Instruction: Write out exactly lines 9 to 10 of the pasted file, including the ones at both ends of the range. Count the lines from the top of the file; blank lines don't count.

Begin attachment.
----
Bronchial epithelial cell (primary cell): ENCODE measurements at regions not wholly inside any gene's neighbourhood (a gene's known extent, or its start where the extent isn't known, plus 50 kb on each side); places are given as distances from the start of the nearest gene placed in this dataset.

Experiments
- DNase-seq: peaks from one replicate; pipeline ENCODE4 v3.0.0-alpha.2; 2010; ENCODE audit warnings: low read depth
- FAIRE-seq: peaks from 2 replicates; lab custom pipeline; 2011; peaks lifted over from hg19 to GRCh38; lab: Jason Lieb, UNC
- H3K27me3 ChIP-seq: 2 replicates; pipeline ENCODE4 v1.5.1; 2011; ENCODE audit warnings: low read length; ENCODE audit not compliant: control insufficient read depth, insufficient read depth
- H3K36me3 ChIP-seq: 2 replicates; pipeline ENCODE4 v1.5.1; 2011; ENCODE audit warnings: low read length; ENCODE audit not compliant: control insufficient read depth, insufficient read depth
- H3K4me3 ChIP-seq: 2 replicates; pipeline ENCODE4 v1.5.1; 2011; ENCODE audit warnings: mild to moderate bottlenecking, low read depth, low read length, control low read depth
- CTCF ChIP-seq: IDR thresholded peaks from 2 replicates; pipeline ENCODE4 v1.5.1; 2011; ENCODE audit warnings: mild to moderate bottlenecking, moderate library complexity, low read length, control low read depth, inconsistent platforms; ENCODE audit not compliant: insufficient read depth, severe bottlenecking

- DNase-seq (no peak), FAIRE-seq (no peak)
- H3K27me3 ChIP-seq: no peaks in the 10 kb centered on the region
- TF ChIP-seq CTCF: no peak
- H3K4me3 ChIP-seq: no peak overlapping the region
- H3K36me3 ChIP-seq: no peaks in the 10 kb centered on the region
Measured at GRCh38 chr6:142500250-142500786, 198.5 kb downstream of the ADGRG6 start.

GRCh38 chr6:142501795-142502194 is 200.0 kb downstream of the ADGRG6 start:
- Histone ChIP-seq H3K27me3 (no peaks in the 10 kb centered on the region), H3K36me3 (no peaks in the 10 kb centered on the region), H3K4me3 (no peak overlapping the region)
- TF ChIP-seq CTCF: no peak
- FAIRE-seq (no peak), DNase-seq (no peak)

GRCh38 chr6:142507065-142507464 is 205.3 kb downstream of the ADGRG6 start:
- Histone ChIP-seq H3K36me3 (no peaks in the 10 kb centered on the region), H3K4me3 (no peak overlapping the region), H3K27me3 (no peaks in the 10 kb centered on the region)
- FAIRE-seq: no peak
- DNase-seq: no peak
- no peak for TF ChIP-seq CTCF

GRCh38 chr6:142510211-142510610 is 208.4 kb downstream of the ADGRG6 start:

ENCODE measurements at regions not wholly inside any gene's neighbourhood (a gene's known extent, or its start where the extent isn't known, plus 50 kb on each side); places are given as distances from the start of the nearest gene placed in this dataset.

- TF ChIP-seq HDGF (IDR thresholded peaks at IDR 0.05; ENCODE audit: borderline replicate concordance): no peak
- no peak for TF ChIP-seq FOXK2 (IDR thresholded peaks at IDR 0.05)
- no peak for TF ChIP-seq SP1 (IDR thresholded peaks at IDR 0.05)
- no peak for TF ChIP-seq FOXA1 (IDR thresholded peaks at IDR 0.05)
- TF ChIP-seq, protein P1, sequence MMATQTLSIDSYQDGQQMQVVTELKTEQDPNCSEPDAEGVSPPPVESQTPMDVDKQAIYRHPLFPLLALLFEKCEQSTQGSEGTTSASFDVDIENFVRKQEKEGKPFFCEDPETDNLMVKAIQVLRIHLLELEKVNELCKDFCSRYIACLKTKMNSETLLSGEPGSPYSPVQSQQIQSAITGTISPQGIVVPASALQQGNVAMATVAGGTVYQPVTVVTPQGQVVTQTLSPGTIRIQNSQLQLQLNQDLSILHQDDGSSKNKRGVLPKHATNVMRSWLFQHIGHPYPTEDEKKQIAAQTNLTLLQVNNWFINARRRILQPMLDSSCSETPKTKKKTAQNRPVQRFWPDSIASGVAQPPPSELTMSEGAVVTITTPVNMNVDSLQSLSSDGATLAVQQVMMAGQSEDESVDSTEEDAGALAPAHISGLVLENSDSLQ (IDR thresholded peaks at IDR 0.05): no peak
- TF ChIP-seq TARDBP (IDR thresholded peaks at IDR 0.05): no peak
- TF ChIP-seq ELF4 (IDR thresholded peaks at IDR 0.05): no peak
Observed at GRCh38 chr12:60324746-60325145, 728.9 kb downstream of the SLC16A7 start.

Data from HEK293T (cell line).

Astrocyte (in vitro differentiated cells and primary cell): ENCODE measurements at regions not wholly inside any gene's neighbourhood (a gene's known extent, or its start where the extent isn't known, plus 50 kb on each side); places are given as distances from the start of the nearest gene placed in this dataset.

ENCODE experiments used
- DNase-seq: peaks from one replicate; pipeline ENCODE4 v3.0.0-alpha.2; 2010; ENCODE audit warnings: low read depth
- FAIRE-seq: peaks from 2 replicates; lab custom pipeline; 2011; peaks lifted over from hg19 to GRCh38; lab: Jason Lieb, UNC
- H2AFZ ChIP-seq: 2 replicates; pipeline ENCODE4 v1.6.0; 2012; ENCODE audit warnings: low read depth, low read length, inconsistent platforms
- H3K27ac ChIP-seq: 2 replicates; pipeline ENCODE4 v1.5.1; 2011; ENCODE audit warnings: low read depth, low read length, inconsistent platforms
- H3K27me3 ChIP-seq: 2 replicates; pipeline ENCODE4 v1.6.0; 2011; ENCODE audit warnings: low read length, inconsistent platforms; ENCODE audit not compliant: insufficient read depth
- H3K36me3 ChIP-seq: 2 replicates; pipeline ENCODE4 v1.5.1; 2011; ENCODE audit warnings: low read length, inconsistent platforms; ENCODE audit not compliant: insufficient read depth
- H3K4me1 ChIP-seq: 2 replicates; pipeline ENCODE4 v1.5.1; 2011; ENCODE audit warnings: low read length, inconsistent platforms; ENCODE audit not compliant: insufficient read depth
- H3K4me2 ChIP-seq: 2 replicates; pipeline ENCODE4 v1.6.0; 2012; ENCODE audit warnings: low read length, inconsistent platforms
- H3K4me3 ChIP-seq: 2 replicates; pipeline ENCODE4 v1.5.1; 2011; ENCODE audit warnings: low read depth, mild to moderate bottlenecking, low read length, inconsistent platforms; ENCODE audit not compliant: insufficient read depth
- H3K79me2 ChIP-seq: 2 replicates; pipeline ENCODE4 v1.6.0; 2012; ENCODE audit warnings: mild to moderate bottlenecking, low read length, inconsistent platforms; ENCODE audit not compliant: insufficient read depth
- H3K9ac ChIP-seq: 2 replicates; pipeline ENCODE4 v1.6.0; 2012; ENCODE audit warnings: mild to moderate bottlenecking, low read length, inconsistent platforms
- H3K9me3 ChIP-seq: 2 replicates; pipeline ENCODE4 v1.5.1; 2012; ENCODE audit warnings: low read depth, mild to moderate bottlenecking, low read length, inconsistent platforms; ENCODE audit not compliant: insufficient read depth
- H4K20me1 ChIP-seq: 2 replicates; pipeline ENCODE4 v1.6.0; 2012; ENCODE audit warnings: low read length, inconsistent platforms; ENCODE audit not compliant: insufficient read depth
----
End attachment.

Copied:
- DNase-seq (no peak), FAIRE-seq (no peak)
- H3K27me3 ChIP-seq: no peaks in the 10 kb centered on the region